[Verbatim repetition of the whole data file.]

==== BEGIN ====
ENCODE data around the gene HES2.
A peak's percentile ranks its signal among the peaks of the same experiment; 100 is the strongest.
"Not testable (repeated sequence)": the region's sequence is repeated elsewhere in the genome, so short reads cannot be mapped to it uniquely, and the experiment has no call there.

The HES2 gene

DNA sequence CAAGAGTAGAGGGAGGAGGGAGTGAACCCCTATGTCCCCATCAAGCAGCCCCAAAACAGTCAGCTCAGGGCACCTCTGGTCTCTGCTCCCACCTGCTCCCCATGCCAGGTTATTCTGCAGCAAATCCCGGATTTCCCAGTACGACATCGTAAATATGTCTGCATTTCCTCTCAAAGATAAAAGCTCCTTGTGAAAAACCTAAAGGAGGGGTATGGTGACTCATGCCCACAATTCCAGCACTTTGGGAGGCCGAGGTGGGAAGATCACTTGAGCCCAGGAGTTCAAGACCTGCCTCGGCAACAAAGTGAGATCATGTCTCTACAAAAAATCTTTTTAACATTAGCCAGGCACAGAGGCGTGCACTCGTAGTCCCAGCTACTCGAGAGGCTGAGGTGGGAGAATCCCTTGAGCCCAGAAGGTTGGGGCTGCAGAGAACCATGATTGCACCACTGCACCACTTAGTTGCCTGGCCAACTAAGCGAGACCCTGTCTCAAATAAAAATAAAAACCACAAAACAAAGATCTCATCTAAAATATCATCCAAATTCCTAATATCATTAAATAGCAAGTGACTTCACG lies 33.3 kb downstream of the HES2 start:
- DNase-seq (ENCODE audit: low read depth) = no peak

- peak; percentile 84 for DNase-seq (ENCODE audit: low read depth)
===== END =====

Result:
ENCODE data around the gene HES2.
A peak's percentile ranks its signal among the peaks of the same experiment; 100 is the strongest.
"Not testable (repeated sequence)": the region's sequence is repeated elsewhere in the genome, so short reads cannot be mapped to it uniquely, and the experiment has no call there.

The HES2 gene

DNA sequence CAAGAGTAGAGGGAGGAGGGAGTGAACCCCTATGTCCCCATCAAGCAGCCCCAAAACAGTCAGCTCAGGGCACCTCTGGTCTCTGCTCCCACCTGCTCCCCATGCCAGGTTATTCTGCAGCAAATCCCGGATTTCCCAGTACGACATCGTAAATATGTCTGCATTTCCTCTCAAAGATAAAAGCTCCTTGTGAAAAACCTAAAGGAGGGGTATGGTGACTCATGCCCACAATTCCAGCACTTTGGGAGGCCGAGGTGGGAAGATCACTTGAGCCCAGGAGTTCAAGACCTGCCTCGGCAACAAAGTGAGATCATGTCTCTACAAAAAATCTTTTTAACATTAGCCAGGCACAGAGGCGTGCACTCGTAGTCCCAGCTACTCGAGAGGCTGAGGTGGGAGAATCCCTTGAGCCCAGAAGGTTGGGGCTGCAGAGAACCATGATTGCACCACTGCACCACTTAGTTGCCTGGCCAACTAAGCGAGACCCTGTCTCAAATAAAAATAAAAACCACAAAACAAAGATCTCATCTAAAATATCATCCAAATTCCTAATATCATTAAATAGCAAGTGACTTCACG lies 33.3 kb downstream of the HES2 start:
- DNase-seq (ENCODE audit: low read depth) = no peak

- peak; percentile 84 for DNase-seq (ENCODE audit: low read depth)